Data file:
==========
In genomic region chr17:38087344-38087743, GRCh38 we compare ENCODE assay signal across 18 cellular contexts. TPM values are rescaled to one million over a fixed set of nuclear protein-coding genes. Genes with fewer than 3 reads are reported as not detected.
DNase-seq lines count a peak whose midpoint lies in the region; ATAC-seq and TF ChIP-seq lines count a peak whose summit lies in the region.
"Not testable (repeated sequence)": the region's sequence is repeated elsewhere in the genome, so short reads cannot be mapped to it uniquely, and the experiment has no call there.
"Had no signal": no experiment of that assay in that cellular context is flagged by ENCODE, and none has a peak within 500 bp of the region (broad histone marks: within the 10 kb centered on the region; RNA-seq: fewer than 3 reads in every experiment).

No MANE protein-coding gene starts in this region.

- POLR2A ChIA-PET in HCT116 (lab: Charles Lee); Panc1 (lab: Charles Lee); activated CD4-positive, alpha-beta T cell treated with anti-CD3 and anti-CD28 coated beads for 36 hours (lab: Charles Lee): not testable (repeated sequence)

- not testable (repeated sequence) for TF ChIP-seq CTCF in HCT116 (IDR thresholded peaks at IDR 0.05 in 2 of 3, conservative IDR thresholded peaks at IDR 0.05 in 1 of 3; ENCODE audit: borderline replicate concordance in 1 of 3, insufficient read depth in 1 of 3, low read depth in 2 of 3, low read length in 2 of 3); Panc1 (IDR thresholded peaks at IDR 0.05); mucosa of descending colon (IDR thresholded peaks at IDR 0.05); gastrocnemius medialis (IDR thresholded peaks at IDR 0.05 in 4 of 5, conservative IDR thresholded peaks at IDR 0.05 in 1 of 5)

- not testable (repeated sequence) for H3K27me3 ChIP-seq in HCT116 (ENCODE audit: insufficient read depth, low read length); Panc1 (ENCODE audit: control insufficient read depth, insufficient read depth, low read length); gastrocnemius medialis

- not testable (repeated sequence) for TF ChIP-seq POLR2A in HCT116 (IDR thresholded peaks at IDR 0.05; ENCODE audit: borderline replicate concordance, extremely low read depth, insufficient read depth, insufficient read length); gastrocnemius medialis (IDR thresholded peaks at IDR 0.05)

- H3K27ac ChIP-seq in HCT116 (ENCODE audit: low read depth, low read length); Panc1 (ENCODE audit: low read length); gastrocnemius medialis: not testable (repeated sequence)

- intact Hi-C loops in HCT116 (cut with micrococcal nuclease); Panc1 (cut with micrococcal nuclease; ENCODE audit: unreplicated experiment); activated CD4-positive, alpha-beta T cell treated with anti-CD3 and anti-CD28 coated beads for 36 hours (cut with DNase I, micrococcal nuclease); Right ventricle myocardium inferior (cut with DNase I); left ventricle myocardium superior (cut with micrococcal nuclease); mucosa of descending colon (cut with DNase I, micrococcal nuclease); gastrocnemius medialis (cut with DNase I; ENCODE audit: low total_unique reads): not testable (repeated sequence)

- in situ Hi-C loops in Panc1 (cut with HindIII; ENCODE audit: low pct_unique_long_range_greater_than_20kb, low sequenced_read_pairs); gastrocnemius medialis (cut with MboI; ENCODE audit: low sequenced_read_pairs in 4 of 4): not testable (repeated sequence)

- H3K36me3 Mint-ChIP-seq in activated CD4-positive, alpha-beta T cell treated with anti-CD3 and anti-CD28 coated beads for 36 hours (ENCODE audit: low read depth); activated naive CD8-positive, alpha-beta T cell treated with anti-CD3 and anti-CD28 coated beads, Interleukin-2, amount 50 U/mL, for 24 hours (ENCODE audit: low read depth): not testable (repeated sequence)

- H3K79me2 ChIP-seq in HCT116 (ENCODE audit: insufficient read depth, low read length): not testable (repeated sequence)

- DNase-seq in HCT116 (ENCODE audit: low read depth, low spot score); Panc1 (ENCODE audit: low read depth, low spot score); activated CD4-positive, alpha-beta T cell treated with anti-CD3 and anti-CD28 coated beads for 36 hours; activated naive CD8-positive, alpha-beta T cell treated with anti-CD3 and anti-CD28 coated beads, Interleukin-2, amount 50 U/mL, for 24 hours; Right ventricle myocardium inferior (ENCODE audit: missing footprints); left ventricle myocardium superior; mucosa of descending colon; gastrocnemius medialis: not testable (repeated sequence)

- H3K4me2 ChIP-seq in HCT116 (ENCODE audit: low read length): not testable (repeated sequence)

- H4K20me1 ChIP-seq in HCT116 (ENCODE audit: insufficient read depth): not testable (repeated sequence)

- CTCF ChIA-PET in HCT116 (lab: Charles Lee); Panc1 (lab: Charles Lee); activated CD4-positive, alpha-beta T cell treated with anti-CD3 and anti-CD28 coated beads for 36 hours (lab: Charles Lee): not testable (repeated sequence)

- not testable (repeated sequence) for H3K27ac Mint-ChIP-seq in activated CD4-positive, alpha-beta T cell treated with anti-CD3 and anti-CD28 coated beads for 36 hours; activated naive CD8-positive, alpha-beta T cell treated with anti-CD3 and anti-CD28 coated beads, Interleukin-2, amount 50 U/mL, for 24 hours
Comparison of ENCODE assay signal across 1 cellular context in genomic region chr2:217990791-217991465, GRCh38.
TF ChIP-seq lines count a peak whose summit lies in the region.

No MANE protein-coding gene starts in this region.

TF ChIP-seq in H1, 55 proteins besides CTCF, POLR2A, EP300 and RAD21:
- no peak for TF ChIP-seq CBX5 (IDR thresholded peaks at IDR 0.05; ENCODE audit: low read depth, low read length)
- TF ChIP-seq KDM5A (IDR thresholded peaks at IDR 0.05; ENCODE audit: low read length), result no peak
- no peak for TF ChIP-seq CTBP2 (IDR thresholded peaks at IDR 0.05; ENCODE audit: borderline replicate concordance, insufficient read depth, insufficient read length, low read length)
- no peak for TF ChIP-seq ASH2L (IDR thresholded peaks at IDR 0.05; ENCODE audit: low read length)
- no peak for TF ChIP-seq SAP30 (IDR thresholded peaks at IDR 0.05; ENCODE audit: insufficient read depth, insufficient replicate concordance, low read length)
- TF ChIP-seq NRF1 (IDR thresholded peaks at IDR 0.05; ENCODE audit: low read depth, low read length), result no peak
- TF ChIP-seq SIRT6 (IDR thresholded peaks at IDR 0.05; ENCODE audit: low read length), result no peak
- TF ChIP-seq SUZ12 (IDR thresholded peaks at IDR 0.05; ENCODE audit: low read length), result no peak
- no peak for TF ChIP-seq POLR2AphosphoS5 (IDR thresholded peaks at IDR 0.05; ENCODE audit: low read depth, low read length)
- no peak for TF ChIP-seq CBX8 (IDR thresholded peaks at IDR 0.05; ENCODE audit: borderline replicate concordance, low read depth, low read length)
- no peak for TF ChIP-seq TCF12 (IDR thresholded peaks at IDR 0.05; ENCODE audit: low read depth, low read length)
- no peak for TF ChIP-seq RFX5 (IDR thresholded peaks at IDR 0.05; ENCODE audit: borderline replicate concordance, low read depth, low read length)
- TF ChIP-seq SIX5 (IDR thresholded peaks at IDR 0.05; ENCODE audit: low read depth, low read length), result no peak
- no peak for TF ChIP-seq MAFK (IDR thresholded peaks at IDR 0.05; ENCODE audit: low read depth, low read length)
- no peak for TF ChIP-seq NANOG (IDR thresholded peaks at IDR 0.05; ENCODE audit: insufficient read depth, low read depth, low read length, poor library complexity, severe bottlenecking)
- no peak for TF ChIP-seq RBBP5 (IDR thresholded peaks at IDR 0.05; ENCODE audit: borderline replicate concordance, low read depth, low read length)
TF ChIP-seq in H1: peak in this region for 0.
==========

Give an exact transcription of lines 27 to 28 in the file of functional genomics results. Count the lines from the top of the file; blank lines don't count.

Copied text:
- no peak for TF ChIP-seq ASH2L (IDR thresholded peaks at IDR 0.05; ENCODE audit: low read length)
- no peak for TF ChIP-seq SAP30 (IDR thresholded peaks at IDR 0.05; ENCODE audit: insufficient read depth, insufficient replicate concordance, low read length)